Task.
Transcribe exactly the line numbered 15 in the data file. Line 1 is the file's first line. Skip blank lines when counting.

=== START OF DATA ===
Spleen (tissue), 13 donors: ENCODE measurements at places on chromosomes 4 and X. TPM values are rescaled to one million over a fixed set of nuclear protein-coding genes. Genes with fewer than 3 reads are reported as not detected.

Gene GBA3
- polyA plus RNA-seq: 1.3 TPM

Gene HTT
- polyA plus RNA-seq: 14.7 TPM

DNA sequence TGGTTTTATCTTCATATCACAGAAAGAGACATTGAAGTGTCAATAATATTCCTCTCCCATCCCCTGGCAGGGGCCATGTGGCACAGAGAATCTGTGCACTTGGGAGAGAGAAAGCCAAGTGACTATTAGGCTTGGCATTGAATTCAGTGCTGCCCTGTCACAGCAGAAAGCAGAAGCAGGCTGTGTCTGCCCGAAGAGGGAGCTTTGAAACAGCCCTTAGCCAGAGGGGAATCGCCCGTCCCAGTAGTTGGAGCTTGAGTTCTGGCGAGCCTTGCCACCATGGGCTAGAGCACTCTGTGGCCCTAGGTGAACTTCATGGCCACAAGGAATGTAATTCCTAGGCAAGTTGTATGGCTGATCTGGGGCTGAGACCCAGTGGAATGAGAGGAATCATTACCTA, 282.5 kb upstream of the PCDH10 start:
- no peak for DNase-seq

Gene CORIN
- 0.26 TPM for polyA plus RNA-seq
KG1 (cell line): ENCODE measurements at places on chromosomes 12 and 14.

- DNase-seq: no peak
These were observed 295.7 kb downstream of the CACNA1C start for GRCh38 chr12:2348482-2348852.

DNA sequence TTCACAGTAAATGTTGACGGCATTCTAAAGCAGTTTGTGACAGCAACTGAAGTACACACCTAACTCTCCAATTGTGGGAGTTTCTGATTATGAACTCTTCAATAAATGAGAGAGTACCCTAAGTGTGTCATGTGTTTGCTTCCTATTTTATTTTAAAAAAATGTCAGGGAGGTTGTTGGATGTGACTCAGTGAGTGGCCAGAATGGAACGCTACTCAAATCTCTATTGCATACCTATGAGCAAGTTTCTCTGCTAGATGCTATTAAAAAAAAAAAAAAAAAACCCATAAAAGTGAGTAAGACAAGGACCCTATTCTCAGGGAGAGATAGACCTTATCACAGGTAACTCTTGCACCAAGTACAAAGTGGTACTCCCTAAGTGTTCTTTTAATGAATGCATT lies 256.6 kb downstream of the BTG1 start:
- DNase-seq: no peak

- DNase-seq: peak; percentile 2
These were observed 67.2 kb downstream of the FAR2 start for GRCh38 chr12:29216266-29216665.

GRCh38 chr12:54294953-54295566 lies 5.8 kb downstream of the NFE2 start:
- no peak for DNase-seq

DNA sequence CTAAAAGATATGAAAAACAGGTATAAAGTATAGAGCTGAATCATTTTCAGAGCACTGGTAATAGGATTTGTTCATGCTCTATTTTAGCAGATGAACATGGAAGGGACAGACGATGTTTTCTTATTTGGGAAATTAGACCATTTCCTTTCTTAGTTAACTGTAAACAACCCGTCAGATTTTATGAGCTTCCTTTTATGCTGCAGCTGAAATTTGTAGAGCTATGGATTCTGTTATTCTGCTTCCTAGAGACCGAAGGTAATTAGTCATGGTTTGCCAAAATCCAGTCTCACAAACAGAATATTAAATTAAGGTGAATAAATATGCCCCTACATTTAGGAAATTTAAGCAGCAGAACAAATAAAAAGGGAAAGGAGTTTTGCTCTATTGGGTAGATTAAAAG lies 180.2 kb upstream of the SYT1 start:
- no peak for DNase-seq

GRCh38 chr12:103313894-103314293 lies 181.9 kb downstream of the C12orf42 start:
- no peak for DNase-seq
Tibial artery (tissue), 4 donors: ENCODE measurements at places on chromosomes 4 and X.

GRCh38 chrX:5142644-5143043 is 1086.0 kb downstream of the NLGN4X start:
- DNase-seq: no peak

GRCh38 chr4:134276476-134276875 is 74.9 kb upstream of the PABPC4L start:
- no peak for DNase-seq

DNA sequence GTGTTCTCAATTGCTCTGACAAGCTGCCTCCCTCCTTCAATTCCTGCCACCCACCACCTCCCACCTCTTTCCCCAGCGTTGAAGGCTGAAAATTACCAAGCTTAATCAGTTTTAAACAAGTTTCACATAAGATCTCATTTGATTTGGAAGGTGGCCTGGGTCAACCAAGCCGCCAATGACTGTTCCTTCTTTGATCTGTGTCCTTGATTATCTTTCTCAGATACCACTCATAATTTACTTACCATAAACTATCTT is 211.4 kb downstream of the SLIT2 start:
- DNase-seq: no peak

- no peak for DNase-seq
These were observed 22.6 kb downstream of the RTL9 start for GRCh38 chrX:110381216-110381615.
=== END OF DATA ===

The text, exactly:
- DNase-seq: peak; percentile 2